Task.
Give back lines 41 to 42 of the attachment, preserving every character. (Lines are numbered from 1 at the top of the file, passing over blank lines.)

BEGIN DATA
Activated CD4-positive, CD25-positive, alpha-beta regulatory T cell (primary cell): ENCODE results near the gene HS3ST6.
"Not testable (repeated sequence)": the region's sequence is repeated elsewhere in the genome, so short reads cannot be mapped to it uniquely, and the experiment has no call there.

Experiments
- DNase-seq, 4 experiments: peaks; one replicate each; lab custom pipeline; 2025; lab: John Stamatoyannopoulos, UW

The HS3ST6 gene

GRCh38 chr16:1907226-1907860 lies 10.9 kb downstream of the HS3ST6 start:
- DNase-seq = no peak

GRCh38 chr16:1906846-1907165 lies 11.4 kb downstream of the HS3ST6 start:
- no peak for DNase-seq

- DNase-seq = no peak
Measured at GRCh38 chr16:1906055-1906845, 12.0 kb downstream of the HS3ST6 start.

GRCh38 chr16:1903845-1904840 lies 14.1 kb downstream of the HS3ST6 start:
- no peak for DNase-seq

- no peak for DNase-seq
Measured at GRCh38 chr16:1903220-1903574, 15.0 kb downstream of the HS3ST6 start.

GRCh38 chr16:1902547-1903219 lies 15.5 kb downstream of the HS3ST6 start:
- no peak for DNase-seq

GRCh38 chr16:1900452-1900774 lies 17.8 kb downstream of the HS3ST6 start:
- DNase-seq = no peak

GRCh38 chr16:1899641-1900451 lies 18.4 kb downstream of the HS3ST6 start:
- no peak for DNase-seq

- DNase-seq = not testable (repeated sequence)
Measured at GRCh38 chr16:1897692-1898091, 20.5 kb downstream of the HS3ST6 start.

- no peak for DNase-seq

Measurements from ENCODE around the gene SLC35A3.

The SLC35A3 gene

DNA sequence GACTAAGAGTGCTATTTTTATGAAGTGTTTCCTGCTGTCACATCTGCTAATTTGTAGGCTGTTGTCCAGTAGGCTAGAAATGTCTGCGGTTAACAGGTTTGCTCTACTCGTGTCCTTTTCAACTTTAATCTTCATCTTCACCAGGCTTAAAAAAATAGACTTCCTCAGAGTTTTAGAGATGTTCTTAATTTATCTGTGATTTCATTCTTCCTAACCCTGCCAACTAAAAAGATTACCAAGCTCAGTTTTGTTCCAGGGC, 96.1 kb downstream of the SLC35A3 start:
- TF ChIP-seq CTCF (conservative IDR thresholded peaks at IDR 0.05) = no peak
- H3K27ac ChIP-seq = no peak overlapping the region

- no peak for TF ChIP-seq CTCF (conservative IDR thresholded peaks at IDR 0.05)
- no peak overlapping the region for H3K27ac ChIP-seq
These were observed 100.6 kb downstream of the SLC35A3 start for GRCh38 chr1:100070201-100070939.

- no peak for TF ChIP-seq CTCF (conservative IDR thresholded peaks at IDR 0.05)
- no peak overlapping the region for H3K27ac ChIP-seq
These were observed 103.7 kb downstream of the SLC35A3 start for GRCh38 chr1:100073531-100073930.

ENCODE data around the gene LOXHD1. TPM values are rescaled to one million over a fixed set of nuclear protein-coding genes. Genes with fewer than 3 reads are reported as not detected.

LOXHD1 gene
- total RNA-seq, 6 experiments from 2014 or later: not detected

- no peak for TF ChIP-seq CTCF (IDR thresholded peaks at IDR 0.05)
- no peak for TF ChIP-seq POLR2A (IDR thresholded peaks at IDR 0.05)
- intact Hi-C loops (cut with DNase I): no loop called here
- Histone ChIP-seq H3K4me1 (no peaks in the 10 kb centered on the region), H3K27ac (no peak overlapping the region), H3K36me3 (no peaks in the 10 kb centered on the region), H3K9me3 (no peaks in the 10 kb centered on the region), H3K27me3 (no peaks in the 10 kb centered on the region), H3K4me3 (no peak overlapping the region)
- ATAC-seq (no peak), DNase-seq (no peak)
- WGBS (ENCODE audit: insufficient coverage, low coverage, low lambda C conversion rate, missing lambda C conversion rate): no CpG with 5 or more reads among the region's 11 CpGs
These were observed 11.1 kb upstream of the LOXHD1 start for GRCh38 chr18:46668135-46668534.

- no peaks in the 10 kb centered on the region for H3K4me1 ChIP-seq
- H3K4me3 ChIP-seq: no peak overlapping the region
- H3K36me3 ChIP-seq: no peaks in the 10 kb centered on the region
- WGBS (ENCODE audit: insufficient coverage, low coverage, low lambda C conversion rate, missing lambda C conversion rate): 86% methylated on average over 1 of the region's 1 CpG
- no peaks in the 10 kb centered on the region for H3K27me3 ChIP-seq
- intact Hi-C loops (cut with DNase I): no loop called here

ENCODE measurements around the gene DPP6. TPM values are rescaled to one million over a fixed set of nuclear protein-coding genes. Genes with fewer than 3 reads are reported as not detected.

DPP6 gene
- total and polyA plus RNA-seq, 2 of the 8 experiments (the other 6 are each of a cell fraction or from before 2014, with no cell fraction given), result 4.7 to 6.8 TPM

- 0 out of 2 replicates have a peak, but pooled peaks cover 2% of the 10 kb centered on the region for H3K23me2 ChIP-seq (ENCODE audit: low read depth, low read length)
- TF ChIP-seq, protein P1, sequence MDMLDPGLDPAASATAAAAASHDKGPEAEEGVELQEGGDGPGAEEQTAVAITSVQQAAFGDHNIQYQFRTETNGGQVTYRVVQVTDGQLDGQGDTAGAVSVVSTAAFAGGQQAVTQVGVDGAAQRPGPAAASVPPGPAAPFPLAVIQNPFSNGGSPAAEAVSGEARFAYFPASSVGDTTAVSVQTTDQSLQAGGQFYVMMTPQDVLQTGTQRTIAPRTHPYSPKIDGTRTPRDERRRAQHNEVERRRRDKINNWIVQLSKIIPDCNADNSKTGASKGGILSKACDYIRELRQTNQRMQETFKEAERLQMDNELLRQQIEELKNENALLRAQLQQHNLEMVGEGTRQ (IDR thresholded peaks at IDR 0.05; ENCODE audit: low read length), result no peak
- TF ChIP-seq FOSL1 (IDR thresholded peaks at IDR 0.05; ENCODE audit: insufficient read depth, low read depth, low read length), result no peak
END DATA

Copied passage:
- intact Hi-C loops (cut with DNase I): no loop called here
- Histone ChIP-seq H3K4me1 (no peaks in the 10 kb centered on the region), H3K27ac (no peak overlapping the region), H3K36me3 (no peaks in the 10 kb centered on the region), H3K9me3 (no peaks in the 10 kb centered on the region), H3K27me3 (no peaks in the 10 kb centered on the region), H3K4me3 (no peak overlapping the region)